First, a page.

August 19, 2022 | Published by |

Originally published by Scimex

The Bureau of Meteorology has declared a La Niña alert overnight, suggesting a 70% chance of a third consecutive La Niña year forming. With reservoirs already full, Aussie experts weigh in on the prospect of another wet year ahead.

Organisation/s: Australian Science Media Centre

Funder: N/A

Expert Reaction

These comments have been collated by the Science Media Centre to provide a variety of expert perspectives on this issue. Feel free to use these quotes in your stories. Views expressed are the personal opinions of the experts named. They do not represent the views of the SMC or any other organisation unless specifically stated.

Dr Roger Stone is an Emeritus Professor in Climate Science at the University of Southern Queensland and works on the United Nations World Meteorological Organisations ‘Commission for Weather, Climate, Water and Environmental Services and Applications’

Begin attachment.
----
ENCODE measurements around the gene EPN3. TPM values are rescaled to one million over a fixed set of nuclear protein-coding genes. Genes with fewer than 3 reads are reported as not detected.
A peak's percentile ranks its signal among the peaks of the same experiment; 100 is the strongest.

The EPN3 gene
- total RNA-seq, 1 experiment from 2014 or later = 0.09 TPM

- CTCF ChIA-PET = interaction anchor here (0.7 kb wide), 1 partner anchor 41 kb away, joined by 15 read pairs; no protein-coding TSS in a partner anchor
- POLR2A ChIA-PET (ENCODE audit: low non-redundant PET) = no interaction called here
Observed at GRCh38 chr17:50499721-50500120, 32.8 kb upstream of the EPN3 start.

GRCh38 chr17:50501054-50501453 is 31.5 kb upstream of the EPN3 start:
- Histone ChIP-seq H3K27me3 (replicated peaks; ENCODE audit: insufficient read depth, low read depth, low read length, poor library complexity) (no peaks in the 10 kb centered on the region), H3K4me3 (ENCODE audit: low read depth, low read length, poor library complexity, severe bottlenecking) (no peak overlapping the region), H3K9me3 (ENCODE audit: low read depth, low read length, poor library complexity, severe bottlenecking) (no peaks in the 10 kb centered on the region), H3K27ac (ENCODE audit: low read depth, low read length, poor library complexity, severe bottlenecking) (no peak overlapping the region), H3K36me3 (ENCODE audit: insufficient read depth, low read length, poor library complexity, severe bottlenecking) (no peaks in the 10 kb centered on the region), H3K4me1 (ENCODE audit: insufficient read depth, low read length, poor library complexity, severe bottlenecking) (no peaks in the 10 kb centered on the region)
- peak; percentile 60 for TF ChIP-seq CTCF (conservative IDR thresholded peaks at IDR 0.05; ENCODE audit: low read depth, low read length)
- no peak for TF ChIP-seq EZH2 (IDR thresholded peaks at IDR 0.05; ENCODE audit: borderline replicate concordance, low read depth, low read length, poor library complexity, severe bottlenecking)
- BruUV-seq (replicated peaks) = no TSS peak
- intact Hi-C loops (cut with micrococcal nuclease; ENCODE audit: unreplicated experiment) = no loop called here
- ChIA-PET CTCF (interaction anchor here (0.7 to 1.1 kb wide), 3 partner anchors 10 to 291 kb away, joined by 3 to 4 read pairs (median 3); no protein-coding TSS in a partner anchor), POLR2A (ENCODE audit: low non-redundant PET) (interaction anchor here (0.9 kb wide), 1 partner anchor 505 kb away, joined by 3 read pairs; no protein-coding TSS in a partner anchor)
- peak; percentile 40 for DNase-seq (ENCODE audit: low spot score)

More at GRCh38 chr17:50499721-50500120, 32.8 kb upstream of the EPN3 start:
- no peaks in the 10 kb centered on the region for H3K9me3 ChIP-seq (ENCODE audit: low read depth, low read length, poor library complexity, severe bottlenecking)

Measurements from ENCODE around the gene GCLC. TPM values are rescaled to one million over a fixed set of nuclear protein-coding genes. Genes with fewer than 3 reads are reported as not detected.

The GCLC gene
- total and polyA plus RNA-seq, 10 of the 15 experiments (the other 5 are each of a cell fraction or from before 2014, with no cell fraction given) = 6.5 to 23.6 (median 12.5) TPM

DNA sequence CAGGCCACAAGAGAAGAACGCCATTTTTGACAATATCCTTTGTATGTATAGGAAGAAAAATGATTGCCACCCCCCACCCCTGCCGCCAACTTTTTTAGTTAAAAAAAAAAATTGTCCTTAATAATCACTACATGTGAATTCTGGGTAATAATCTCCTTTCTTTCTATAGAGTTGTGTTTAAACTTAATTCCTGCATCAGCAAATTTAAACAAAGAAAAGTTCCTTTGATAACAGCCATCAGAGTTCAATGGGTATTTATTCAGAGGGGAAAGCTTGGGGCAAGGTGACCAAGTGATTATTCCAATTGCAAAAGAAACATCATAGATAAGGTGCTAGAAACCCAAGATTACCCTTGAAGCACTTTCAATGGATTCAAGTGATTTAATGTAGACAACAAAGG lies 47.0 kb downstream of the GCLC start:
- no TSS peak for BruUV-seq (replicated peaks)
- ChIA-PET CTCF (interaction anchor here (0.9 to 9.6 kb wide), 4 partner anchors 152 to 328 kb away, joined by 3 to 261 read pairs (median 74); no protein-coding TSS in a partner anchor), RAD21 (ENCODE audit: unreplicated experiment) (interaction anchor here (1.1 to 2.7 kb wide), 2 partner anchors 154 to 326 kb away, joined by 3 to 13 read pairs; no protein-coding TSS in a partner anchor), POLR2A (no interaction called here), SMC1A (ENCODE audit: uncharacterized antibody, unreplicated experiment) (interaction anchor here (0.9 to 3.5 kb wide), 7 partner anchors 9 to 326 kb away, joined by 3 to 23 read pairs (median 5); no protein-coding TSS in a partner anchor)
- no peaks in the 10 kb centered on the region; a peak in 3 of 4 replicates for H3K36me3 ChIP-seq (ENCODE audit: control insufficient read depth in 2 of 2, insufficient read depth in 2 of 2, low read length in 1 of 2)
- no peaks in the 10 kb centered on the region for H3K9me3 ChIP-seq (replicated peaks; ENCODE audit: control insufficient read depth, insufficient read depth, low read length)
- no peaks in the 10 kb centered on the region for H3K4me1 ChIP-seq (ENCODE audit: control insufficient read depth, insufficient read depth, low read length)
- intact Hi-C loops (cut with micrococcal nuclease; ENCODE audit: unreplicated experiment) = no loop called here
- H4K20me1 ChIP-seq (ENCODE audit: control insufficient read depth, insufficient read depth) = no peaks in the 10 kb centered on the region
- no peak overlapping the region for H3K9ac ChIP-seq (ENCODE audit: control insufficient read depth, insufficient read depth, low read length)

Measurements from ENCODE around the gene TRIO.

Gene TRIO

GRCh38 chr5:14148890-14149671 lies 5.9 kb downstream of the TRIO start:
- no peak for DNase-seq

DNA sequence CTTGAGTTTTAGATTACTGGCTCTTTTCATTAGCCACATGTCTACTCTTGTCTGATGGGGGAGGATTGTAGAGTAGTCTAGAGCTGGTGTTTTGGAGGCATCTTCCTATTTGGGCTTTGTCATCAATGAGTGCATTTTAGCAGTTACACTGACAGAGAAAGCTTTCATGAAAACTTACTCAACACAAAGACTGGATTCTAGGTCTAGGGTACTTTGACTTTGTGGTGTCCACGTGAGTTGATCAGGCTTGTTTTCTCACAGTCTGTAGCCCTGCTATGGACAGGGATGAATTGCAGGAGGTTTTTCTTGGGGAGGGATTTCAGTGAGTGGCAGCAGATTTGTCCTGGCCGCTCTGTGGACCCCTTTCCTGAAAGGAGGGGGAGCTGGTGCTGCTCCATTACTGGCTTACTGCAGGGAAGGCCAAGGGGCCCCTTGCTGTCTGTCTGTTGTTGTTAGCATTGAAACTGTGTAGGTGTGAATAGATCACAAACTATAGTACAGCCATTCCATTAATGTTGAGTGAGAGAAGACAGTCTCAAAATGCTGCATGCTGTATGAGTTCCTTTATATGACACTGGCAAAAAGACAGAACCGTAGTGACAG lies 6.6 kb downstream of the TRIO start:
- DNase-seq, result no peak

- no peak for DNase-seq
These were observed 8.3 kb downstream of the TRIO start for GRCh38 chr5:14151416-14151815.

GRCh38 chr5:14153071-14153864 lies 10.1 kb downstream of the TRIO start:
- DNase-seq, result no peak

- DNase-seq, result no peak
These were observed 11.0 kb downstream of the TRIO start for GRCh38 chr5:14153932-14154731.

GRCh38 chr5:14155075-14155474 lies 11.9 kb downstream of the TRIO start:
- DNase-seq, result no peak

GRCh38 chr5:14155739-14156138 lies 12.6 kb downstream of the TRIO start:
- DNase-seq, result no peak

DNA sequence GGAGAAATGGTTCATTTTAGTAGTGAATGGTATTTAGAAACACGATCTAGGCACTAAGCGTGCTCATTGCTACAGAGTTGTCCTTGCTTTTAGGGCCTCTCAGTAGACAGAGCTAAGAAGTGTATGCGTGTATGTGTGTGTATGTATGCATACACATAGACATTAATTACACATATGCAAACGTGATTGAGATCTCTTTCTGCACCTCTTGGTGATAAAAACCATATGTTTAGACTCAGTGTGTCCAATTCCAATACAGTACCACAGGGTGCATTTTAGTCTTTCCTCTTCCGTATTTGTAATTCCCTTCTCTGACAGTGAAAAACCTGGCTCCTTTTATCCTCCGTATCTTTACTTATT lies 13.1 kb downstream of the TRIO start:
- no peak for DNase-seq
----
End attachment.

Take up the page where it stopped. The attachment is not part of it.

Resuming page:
• BoM’s forecast now fits nicely into what other main international climate forecast and warning services are providing (eg US Government Climate Prediction Center/NOAA; the World Meteorological Organisation, etc) (see the attached for the latest output from the US Government on this La Niña!).
  • Interestingly, these other world agencies have simply maintained La Niña’s continued existence throughout the past months and years.
  • Most La Niña events cease sometime during our Southern Hemisphere autumn (which means autumn 2023 is now likely to see the end of this event).
  • This La Niña is an example of a somewhat rare – but not unprecedented  – ‘protracted La Niña event’. This event follows a quite intense (and drought-producing) El Nino event through 2018/2019 which led to Australia’s severe bushfire period during that time.
  • We know that severe, drought-inducing El Niño’s are very often followed by intense or protracted La Nina’s – so Australia should have been prepared for this period of back-to-back severe seasonal climate patterns of extreme drought and extreme flood.